With long debates, late nights and a large number of amendments, it is fair to say that HERB has received an excellent level of scrutiny within the Lords. Lord Prior of Brampton notes: “Everyone who has contributed [to the Bill debates] can take some credit for having improved it considerably. For me, it is a good example of the value this House can bring to a Bill of this kind.”

HEFCE 2017/18 funding to universities: The grant letter details the overall funding to the sector for 2017/18. It includes doubled funding for the National Collaborative Outreach Programme (£60m pa), an additional £17m increase for mainstream quality-related research, a reduction of £40m for teaching (including a reduction in PGT FTE funding rate), maintaining the disabled students premium at the 2016/17 level, the inclusion of nursing, midwifery and allied health professions (£32m), cuts to the student premium budget for full time UG of £20m (part time UG funding remains static). Institutions will receive individual allocations in April although with a publication embargo in force until May. Capital allocations will be announced in March.

Student Loans Sale: A parliamentary question tabled by Steve McCabe requested publication of the ‘in-depth market testing exercise associated with the same of the student loan book. Jo Johnson has responded: “The Government ran a market testing process with a cross-section of potential investors in the student loan book from the end of September into November 2016. This sought feedback on potential sale structures and key features of the transaction and informed the design of the sale. This was a commercial rather than a public process and was conducted under non-disclosure agreements. We do not intend to publish a report of the details. Protecting the details of the conclusions of market testing will help the ongoing sale process achieve value for money for taxpayers.

Student Fees: On Thursday 16th the Petitions Committee released its latest decisions regarding recent petitions with a high number of signatures. This included a petition to government to change the University fees from £9250 back to the £3000 fee. The Committee agreed to wait for the Higher Education and Research Bill to complete its passage through Parliament before deciding whether to schedule a debate – effectively this was a dismissal of the petition.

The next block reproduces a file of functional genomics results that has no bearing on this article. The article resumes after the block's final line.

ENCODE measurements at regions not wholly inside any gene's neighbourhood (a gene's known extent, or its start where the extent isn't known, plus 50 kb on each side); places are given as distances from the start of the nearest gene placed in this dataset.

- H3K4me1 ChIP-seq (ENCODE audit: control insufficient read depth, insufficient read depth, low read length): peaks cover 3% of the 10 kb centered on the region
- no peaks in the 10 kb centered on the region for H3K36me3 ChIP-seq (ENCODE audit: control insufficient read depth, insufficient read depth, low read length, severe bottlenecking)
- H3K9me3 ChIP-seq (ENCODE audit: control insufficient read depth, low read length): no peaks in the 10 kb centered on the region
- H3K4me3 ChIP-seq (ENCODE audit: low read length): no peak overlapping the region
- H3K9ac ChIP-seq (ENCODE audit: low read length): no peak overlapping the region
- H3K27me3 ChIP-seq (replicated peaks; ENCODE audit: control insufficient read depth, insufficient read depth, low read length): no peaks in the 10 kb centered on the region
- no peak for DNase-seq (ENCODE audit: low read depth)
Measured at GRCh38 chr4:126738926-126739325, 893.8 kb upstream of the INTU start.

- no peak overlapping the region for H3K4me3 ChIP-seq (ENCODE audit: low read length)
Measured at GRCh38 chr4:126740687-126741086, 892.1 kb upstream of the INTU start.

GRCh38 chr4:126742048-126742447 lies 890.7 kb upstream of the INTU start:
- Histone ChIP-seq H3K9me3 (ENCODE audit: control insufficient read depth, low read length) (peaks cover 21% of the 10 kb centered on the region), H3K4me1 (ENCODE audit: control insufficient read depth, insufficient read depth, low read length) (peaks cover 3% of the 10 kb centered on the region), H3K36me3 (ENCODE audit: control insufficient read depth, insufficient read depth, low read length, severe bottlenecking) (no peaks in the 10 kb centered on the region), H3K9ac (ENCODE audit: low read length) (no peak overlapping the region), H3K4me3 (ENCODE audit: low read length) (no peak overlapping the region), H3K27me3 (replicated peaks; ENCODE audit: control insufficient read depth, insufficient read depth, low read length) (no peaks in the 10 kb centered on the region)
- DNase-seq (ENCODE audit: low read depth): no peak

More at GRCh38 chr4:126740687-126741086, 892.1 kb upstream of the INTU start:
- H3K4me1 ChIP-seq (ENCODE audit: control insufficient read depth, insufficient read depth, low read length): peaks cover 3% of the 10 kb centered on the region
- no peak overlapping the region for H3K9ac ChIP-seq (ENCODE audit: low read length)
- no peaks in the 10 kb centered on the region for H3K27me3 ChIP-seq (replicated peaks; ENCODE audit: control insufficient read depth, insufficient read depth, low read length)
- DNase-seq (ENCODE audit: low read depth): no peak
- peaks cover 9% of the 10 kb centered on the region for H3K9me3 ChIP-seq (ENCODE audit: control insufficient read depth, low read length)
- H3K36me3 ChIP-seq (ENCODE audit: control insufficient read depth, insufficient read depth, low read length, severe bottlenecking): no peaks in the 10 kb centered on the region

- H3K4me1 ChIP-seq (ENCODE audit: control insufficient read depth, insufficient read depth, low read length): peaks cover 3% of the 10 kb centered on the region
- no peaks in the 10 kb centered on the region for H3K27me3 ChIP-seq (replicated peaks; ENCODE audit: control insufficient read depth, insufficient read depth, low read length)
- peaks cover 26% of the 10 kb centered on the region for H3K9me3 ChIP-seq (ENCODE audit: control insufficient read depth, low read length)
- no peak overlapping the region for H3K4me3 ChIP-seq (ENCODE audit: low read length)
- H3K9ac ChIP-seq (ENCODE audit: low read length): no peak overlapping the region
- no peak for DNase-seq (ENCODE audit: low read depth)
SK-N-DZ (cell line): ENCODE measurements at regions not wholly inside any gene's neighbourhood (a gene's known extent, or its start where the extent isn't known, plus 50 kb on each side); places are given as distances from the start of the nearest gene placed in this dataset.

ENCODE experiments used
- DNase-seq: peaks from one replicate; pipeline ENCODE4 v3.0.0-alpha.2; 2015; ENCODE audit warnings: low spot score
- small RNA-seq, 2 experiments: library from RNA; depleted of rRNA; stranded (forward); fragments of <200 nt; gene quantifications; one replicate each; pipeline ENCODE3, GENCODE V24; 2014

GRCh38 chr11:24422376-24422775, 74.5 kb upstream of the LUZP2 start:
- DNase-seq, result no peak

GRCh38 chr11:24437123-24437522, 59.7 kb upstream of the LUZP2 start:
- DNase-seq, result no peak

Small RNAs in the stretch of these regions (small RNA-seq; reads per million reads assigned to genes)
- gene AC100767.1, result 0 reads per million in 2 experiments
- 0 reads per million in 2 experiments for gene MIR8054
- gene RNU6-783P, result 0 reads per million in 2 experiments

Research Excellence Framework  The responses to the REF2021 consultation were due in by midday on 17th March.

  • There has been a lot of focus on one area, the definition of “research active staff” for the returns – there are some interesting views:
  • HEFCE blog (and BU’s reply) – HEFCE are proposing a negotiated definition for each university, BU is proposing all staff should be returned, including teaching only
  • Royal Society blog on Research Professional – they say staff shouldn’t be returned at all, it should be institutional
  • The PVC (Research and Enterprise) from Hertfordshire says on Times Higher Education that the solution is flawed and that clarity is needed

There are many other issues in the REF consultation, including the portability of outputs, which will have important consequences for institutions and their staff. The HEFCE REF consultation on the implementation of the REF 2021 closed on 17 March 2017.  You can read BU’s response here.

Blog by the Vice-Chancellor – what next for the Teaching Excellence Framework

The BBC 2 series “Meet the Lords” could not have been better timed. The House of Lords has flexed its muscles on the Article 50 Bill and this week’s episode coincided with them passing an amendment to the Higher Education and Research Bill (HE Bill) that breaks the link between the Teaching Excellence Framework (TEF) and fees. Since then another amendment has been passed that would change the nature of the TEF, and bring it under Parliamentary scrutiny.

It would be easy to dismiss these (as some have done) as acts of rebellion by a non-elected chamber that is in the case of the HE Bill, representing vested interests in the face of a genuine government attempt to reform a sector that is badly in need of it. The Department for Education could be forgiven if they had thought that the HE Bill was nearly home and dry. They had published a long list of amendments which had been largely welcomed by the sector. The TEF does not require Parliamentary approval. Universities UK and GuildHE, amongst others, had expressed support for the HE bill as amended and expressed support for the TEF – opposing the addition of more detail as it would reduce flexibility in future negotiations on the detail. But the House of Lords did not agree – they have not sought to add more detail in the TEF, but to change its nature completely. Reading the debates, it is clear that members of the House of Lords, like most of the sector, generally support the objectives of TEF in bringing focus on the quality of education and student outcomes. They support the provision of more and better information about universities for applicants and others. They, like many in the sector, also generally support an inflationary increase in fees.